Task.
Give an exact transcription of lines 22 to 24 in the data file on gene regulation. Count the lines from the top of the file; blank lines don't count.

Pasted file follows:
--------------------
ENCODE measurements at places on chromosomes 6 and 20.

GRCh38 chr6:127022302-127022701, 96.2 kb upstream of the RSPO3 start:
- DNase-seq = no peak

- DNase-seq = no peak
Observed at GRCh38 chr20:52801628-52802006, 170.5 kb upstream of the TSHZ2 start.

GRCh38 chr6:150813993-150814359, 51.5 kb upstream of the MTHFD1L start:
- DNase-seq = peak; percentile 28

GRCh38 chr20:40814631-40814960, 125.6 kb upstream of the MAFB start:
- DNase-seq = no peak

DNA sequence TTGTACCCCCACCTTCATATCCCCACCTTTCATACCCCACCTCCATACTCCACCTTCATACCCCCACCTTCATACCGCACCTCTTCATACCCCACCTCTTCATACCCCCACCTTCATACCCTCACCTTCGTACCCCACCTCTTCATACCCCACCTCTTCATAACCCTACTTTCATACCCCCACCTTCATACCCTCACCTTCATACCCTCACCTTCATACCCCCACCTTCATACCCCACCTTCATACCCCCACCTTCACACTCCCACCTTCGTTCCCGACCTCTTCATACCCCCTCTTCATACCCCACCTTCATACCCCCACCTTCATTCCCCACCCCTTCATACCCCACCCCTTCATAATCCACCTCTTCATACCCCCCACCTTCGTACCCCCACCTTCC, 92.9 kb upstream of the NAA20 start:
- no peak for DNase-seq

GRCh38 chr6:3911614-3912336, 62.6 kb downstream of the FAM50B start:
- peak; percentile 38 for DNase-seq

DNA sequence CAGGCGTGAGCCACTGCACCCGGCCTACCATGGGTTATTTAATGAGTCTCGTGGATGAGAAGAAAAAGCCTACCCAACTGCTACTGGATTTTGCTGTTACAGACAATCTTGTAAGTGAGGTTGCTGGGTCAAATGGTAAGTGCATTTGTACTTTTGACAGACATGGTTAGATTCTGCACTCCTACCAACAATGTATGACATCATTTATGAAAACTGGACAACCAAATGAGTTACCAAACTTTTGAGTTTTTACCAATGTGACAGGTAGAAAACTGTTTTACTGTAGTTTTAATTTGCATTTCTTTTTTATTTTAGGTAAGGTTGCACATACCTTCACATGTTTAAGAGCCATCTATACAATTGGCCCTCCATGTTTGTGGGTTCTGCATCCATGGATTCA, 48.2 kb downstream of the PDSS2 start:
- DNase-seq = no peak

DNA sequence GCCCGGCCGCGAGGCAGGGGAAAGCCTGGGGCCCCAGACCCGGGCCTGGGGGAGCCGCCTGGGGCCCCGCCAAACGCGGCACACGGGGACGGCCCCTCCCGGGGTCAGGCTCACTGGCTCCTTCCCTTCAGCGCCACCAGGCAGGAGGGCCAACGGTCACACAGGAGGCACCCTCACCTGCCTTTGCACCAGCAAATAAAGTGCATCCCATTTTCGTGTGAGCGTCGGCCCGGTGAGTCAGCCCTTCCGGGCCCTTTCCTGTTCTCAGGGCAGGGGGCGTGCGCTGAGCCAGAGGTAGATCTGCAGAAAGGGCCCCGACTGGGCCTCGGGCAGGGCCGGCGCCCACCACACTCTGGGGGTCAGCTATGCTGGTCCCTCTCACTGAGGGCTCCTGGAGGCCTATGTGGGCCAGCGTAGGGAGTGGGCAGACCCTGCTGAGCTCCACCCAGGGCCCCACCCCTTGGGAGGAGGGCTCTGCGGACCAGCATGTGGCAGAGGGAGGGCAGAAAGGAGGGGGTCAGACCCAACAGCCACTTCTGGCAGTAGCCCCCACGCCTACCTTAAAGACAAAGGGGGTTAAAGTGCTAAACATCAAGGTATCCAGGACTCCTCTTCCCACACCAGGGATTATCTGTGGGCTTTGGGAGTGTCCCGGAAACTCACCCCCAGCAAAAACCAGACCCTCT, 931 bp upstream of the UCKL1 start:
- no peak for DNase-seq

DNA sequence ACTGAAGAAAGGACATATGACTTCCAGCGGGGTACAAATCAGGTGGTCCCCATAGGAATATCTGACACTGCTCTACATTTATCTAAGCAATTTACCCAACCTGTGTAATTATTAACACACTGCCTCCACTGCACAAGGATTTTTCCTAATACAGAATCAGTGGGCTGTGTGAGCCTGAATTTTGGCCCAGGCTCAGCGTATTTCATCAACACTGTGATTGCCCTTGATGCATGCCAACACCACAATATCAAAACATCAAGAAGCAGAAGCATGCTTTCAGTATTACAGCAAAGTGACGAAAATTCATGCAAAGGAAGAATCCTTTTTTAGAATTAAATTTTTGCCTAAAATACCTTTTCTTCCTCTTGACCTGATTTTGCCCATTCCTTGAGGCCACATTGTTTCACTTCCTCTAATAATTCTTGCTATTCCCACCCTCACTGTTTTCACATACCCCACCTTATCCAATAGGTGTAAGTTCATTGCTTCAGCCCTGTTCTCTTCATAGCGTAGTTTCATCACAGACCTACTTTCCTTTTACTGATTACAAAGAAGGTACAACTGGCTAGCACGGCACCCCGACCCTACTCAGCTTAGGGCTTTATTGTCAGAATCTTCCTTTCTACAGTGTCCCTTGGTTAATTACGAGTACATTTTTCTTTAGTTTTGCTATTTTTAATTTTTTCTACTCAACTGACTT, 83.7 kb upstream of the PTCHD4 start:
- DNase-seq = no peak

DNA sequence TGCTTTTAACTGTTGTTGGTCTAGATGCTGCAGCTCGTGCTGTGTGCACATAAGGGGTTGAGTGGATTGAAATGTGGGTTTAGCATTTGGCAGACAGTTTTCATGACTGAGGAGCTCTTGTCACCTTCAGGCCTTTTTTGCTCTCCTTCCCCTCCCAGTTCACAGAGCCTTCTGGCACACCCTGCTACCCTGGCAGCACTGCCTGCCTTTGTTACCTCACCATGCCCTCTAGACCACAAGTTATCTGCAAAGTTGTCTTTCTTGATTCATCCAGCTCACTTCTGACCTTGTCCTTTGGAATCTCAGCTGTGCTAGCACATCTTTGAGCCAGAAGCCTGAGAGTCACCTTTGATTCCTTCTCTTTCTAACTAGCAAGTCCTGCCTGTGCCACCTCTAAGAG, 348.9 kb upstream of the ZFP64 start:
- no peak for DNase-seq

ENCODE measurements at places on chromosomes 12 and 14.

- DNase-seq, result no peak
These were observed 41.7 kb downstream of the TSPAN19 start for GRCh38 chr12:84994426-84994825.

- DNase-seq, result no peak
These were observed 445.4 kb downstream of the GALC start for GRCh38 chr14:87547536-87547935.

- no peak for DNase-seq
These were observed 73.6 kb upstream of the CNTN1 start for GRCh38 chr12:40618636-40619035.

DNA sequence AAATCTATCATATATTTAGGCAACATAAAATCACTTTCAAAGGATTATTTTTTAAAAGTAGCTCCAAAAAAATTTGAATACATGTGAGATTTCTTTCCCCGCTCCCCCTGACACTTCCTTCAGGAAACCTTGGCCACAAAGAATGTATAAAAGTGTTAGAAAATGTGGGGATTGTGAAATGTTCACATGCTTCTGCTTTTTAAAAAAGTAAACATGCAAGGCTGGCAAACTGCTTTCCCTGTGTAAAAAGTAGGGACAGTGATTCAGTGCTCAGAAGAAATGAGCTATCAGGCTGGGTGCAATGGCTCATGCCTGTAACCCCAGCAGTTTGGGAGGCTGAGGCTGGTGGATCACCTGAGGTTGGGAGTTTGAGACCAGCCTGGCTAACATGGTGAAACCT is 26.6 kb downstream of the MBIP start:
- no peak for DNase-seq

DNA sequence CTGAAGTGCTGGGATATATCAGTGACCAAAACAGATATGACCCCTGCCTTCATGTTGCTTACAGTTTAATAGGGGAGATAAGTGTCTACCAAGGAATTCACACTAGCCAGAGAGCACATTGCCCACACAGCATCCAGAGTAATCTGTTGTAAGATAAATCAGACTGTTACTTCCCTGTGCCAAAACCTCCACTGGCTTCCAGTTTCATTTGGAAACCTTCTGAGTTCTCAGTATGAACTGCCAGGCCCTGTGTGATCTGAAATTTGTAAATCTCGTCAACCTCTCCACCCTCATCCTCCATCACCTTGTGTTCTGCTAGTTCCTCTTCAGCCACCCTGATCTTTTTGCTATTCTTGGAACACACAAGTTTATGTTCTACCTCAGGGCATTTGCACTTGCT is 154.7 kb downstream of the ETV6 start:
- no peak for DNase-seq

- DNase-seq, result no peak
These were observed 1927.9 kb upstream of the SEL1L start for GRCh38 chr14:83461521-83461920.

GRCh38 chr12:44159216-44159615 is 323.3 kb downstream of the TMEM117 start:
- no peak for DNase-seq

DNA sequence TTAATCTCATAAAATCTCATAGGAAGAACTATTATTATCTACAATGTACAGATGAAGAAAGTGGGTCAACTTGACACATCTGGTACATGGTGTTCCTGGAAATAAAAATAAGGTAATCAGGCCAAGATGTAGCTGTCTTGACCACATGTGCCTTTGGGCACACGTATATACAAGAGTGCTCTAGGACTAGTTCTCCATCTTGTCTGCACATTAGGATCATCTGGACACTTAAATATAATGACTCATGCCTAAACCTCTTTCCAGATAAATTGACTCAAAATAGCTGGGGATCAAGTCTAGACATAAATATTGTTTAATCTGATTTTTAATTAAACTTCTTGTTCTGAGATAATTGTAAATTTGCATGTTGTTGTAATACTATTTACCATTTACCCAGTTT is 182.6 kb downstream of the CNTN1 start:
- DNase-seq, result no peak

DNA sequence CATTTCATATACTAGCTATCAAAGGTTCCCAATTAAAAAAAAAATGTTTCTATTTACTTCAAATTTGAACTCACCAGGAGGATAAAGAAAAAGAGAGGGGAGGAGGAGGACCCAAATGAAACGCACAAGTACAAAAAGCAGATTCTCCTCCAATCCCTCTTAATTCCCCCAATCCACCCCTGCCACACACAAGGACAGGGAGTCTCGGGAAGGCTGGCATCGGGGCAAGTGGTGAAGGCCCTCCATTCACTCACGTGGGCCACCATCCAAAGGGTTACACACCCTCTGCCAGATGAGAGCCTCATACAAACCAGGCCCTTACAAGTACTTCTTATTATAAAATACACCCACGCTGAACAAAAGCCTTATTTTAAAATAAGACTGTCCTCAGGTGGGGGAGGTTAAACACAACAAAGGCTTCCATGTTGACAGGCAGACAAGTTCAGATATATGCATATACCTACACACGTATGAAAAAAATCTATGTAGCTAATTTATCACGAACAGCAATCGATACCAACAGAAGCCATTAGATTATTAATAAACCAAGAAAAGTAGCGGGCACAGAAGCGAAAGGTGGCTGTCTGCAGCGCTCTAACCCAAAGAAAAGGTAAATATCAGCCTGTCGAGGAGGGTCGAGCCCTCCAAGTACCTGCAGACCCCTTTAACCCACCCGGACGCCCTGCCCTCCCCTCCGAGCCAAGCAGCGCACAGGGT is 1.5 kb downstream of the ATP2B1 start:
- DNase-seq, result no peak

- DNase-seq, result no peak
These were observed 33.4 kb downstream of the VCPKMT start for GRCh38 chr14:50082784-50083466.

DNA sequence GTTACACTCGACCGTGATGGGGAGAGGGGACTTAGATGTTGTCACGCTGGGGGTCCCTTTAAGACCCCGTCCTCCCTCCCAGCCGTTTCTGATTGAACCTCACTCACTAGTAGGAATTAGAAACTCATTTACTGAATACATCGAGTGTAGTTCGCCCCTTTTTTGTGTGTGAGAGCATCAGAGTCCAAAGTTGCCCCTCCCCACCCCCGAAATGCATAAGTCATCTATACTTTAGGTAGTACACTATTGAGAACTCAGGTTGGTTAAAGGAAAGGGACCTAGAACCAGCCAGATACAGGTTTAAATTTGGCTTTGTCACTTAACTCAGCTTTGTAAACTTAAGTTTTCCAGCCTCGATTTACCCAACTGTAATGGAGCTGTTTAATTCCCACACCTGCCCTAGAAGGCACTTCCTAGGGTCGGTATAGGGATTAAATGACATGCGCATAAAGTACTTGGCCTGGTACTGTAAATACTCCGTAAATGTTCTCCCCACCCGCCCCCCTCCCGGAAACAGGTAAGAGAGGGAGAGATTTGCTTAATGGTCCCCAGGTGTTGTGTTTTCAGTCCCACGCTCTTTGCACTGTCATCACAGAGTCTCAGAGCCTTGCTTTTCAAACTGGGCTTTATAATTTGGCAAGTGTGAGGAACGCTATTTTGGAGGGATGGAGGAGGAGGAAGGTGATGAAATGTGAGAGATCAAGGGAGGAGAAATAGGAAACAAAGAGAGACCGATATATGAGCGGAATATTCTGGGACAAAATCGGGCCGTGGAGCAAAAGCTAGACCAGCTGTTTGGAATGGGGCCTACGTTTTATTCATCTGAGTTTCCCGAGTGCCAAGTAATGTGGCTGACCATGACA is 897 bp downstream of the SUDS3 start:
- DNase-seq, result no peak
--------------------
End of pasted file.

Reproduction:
ENCODE measurements at places on chromosomes 12 and 14.

- DNase-seq, result no peak
These were observed 41.7 kb downstream of the TSPAN19 start for GRCh38 chr12:84994426-84994825.